They say that what goes around, comes around. And that was certainly the case on our Contracts League table during the month of March 2016.
After a brief and thankfully temporary blip in February, the total value of construction awards rallied during March and once again breached the £4bn threshold, restoring what had become the established norm. But it wasn’t just the monthly total that had a familiar ring to it.
For the second month in a row, Carillion soared to the top of the league with a combined £304.2m haul of new work split across two separate contracts. The larger of these contracts – a £300m order for the construction of Google’s new London headquarters at King’s Cross – has also been around the block before. It was won, for the same value, by BAM Construction back in June 2013 but had been on hold prior to going back out to tender.
Romping into second place on the league table for March was Galliford Try with a 17-contract haul worth a combined £274.2m. The largest of these was a £73m contract to build three new schools in Scotland under the Morrison Construction brand name.
Student accommodation also helped McAleer & Rushe make its first foray into the Top 10 for some considerable time. The company picked up five new contracts with a combined value of £199m, the largest for the construction of new student accommodation at Queen’s University, Belfast.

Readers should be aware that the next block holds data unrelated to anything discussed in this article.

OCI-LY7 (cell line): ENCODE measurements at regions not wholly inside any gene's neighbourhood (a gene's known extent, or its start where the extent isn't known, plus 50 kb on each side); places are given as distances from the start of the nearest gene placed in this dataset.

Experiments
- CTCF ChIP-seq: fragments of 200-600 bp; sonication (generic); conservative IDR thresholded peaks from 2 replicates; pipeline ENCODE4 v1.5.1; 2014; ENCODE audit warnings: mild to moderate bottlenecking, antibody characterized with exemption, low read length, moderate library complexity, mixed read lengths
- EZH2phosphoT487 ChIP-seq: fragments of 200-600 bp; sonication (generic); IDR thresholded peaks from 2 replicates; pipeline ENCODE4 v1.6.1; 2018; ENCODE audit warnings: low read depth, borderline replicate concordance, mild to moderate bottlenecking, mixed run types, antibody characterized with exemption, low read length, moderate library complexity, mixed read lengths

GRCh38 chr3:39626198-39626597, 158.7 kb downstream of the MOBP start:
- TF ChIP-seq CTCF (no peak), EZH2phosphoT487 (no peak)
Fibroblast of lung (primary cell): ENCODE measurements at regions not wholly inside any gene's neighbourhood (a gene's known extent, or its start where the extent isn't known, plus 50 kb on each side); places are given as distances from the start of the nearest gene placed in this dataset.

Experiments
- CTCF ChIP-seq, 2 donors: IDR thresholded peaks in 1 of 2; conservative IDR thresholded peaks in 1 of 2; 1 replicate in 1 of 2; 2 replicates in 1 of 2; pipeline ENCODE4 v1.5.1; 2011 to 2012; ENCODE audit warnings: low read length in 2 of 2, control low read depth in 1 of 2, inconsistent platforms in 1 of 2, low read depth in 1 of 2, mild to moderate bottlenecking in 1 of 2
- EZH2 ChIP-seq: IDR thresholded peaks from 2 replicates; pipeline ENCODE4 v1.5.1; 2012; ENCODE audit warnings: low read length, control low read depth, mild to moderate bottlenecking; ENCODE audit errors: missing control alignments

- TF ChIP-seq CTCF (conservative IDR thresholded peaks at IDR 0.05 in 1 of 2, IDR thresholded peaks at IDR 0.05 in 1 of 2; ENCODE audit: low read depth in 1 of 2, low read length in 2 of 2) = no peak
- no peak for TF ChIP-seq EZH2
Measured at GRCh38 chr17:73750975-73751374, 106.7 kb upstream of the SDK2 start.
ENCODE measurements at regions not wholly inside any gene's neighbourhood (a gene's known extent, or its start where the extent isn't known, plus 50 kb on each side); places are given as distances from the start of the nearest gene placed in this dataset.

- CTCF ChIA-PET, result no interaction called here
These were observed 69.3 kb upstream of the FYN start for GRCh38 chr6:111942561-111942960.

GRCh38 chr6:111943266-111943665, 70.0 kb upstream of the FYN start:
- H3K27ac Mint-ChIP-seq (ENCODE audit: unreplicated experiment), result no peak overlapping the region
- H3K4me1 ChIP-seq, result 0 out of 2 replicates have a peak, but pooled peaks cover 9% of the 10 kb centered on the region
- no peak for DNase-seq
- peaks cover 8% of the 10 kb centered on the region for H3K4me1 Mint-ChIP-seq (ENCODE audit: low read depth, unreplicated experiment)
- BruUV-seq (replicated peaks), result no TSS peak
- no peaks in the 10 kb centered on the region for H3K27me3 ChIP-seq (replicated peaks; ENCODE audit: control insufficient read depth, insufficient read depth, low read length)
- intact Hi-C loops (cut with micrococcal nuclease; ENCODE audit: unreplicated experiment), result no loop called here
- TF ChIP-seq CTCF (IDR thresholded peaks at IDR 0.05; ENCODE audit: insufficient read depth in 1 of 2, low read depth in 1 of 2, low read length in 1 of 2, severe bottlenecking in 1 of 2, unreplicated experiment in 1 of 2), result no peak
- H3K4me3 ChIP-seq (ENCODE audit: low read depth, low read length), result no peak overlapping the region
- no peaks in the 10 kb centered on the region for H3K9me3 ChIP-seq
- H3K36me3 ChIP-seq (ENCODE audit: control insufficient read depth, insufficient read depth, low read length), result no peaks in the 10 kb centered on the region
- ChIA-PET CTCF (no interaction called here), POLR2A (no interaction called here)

Kier Group remains on a roll, netting 23 new contract awards worth a combined £180.3m to claim fourth spot. This included the construction of 259 new homes for Bristol City Council. But despite its impressive tally of new work, Kier came second to Morgan Sindall in terms of the number of new contracts secured: the latter picked up 25 new contracts for a combined value of £76m to sneak in at number 10.
As if there had not been enough cases of history repeating itself this month, Ardmore Construction retained its spot on the league table with a single contract: the £150m contract to build 661 new flats on the site of the former Ram Brewery in Wandsworth. Eagle-eyed readers will know that this contract had previously been won by Kier Group but the company subsequently withdrew, clearing the way for Ardmore to bag a prestigious contract and retain its number seven slot.
Despite the scaremongering from the Office of National Statistics, among others, all of this brought a positive end to a positive quarter. The number of contract awards for the first quarter of 2016 was 2,302, up 33% on the previous quarter, while the value of those contracts was up by 6% to £11.8bn. And while tenders for the same period tell a less positive story, anyone pronouncing the post-recessionary rally over is, at best, premature and, at worst, misinformed.
• Neil Edwards is chief executive of The Builders’ Conference